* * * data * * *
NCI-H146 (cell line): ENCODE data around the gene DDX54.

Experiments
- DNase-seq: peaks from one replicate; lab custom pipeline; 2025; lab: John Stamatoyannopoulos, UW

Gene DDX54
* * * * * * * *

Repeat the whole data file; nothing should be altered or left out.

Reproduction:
NCI-H146 (cell line): ENCODE data around the gene DDX54.

Experiments
- DNase-seq: peaks from one replicate; lab custom pipeline; 2025; lab: John Stamatoyannopoulos, UW

Gene DDX54